Could the same be true of mathematics? Could there be a place, a "mathland," which is to mathematics as France is to French, where children would learn to speak mathematics as easily and as successfully as they learn to speak their native dialect? I believe that the answer is Yes. In Mindstorms I suggest that the world we live in contains pockets of mathland, which explains why all children learn some mathematics spontaneously (eg: one-to-one correspondences, conservation of number, reversibility of logical operations) and some children become very good at it. Here I have space only to talk about some ways in which the world could become much more of a mathland for everyone.

Computers are the Proteus of machines: they take on many different forms. One of their manifestations is as mathematics-speaking beings. If children grew up surrounded by such beings, the learning of mathematics might very well be much like the learning of spoken language. Developing and testing this image has become a central research question for us at MIT: under what conditions will children talk in mathematical languages to mathematics-speaking computers? The results have already convinced us that the idea of mathland is fundamentally sound and that, indeed, what the mathematics schools fail to teach can be learned successfully on the model of picking up living languages.

But computers do not automatically create that result. For example, instructing computers in FORTRAN to manage inventories is of no interest to the average child. Babies brought up in IBM computer centers will be no better at mathematics than any others. They may even be worse {and their other lapses of culture might be more disturbing). In order for computers to play the role of mathland for a child, two conditions are necessary: the computer must understand a language a child can learn (and love to learn), and the computer must be able to do something for the child.

### Euclidean Geometry-Cartesian Geometry-Computational Geometry

Turtle graphics is this kind of mathland. It was first developed in our laboratory as part of the programming language LOGO and then taken over by several other languages including Smalltalk and UCSD-Apple Pascal.

A lot of experience has taught us that computer graphics can be a great turn-on. People of all ages enjoy putting images on the screen, and when these images can be made to move and change color, they acquire a dimension completely lacking in conventional pencil-and-paper drawing. At the heart of the work on turtle graphics is the idea of developing a new kind of geometry--"turtle geometry"--which provides powerful and yet easily accessible means to manipulate shapes and motions. To put this in perspective, recall that you probably encountered at school at least two styles of doing geometry: Euclid's style (primarily logical in structure) and Descartes' style (primarily algebraic). Turtle geometry is a new style matched to the computer: it is a computational style of thinking about geometry. The difference in spirit is illustrated by how one thinks about a familiar geometric object in Cartesian and in turtle geometry. Descartes taught us to think of the circle as an equation such as:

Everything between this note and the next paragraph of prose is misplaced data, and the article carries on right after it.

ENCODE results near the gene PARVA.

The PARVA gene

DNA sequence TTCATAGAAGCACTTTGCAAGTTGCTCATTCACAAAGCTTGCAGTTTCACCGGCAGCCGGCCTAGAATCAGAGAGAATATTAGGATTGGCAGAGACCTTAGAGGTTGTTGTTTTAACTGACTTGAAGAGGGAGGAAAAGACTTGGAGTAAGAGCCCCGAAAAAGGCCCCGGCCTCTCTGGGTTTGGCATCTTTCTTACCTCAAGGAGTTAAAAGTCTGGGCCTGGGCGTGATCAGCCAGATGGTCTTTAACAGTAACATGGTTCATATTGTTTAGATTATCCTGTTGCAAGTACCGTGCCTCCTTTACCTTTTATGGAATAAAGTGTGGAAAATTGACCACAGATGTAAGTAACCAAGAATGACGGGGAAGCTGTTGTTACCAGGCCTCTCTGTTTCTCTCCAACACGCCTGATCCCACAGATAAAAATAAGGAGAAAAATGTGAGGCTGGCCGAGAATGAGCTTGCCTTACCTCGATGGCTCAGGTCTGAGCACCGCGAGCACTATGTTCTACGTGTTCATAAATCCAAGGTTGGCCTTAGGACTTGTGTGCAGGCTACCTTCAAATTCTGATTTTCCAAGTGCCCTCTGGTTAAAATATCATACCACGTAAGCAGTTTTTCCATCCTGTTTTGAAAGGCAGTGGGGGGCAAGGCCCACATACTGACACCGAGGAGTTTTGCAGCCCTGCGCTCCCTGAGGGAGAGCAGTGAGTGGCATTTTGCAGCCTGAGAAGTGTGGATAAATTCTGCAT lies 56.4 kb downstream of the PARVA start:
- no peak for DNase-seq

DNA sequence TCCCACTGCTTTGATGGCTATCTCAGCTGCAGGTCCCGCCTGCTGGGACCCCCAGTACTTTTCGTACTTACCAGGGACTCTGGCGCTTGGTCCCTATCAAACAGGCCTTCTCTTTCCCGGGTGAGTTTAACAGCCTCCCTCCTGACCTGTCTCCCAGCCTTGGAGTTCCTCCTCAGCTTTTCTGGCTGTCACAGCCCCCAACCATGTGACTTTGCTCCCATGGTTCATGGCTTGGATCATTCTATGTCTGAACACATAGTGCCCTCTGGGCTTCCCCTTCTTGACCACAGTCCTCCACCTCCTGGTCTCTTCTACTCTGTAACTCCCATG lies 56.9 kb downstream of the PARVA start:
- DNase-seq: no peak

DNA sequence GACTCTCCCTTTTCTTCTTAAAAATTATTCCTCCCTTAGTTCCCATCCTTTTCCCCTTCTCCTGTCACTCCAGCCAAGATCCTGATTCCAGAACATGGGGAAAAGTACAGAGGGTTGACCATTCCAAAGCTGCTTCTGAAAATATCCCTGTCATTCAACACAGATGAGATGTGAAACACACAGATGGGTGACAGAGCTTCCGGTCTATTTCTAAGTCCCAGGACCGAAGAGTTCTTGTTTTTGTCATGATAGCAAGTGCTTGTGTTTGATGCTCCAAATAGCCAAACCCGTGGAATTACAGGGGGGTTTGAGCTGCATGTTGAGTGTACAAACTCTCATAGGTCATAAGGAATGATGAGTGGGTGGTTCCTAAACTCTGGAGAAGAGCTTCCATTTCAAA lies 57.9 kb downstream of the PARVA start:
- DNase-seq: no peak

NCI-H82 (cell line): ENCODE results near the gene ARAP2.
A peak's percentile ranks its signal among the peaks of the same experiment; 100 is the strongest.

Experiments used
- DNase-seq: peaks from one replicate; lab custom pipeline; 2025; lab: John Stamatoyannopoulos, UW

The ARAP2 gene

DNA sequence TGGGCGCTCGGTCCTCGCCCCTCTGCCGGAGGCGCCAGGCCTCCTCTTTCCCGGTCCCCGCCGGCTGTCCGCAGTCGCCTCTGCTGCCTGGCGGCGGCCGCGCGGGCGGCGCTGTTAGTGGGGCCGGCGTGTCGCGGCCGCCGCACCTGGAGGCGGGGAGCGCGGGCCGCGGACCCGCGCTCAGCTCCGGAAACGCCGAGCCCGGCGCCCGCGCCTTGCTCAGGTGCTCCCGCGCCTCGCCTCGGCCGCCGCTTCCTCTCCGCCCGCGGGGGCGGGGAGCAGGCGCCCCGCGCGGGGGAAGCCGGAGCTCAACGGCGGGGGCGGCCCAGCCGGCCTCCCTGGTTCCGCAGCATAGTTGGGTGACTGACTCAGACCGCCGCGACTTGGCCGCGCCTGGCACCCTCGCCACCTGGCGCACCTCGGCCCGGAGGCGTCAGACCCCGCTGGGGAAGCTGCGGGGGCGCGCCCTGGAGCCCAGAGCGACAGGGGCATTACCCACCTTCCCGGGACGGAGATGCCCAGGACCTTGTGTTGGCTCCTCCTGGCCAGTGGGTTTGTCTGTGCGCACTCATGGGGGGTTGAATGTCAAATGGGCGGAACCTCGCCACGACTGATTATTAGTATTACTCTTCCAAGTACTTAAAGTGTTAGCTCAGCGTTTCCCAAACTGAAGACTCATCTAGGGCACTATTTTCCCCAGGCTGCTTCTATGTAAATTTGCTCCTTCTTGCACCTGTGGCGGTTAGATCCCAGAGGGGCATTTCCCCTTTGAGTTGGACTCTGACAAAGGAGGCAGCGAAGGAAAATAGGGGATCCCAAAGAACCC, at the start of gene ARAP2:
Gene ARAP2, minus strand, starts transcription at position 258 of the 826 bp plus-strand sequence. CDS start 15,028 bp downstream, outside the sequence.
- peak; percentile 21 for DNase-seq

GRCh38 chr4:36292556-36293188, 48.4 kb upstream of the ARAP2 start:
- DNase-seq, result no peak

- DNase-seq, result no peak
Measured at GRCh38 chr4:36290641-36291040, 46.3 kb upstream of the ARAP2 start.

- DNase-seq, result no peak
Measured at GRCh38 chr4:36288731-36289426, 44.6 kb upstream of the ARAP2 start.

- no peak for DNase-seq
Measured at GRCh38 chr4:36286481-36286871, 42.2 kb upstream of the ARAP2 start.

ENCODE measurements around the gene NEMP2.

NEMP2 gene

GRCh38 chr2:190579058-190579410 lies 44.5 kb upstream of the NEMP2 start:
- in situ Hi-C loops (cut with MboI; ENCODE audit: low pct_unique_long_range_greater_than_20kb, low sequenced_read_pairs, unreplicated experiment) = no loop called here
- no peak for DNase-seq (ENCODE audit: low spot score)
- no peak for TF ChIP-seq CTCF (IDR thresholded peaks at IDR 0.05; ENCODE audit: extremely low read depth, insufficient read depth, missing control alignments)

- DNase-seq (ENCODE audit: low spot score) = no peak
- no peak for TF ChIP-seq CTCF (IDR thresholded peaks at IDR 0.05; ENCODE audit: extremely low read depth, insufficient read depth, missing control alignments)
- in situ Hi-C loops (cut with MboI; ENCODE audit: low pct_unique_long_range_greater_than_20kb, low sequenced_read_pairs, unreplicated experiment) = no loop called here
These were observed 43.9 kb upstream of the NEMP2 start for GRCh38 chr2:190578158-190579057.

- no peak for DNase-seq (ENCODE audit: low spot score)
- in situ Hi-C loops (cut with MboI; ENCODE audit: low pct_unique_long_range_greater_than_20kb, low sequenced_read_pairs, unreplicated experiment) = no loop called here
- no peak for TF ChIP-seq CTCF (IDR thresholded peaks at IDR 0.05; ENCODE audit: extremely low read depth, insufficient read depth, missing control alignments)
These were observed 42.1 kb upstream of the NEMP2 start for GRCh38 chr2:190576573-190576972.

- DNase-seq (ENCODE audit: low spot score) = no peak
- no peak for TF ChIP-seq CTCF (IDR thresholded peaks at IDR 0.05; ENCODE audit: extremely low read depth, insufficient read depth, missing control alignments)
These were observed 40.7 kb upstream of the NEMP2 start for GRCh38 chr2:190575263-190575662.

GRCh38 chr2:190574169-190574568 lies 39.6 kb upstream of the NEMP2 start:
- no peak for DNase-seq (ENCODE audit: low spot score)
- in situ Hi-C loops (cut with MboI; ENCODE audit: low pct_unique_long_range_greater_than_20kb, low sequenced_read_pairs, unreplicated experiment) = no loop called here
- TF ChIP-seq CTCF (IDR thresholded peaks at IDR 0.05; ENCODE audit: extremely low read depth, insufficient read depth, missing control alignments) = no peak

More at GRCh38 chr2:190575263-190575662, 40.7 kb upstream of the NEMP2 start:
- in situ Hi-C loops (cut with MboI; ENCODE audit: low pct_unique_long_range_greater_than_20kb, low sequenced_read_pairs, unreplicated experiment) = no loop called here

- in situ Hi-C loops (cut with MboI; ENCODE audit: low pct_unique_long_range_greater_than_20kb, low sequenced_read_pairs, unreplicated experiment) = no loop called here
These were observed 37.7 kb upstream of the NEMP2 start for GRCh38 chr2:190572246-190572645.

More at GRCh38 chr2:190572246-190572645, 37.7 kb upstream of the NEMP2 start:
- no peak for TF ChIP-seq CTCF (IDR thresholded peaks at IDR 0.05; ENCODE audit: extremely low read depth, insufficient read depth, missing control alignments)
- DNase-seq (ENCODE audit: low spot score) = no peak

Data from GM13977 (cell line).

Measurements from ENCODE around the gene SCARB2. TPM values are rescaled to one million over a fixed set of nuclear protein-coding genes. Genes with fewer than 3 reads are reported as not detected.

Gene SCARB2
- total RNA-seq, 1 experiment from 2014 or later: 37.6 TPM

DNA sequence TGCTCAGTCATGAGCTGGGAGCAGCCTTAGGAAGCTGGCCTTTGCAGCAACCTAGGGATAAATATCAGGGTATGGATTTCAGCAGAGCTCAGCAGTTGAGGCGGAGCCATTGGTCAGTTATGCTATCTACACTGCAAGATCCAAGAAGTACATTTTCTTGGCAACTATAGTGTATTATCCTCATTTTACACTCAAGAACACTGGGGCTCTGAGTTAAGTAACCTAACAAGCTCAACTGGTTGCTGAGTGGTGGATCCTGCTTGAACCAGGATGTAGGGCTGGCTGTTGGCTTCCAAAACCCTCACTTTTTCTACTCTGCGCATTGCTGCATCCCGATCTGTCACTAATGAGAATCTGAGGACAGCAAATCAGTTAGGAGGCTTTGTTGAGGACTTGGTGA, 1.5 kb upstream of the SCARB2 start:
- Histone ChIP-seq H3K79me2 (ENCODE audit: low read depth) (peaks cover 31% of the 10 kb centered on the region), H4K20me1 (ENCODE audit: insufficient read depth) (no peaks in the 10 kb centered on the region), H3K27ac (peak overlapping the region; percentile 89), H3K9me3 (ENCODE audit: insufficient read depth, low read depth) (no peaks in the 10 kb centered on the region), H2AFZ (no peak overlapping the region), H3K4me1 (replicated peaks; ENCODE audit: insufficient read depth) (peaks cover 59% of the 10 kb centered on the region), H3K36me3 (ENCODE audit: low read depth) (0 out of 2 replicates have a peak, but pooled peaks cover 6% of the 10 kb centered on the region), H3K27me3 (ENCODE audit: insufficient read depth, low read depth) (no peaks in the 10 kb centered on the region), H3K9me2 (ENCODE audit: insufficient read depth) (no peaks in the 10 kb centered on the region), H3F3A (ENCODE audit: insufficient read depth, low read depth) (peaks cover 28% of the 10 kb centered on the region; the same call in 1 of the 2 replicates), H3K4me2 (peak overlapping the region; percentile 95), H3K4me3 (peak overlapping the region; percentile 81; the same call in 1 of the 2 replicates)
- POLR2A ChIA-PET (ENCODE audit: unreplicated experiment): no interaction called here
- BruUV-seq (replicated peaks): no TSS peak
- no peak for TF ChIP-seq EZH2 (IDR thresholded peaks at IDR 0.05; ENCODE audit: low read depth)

x<sup>2</sup> + y<sup>2</sup> = R<sup>2</sup>

In turtle geometry it is possible to use such equations, but the natural way to think about a circle is as a process. To do this, turtle geometry adopts as its fundamental concept an entity called a "turtle" whose properties include its position (as does the point in Euclidean and Cartesian geometry) and also its heading. At any particular time, it is at a position and is facing in a particular heading. The position and the heading are changed by commands that are built into a programming language. Among these are **FORWARD <some number>** which causes the turtle to move in the direction of its heading without changing the heading, and **RIGHT <some number>** which causes the turtle to change the heading while keeping the position fixed; ie: to pivot in place. Given these commands, a program in LOGO to draw a square of a certain fixed size takes the simple form:

TO SQUARE FORWARD 100 RIGHT 90 FORWARD 100...etc

A slightly more sophisticated program to draw squares of varying size takes the form:

TO SQUARE SIZE REPEAT 4 [FORWARD :SIZE RIGHT 90]

Now we can think of a circle as generated by:

TO CIRCLE REPEAT 360 [FORWARD 1 RIGHT 1

More sophisticated programming leads to circles of variable diameter and even to letting the number of steps go to the limit, but the simple example will illustrate the main point I want to make here. Children can solve the problem of drawing a circle by using a very powerful heuristic principle: play turtle, walk out yourself what you want the turtle to do and describe what you did in turtle language. The children are practicing a lot of powerful ideas. They are exposed to the idea of using heuristic knowledge, they are learning to think of formal mathematics as rooted in (not opposed to) intuitive body-mathematics, and they are using mathematics as a language; moreover, they are learning to think about mathematics not as a ritual to be learned by rote but as an instrument to be used for personal ends.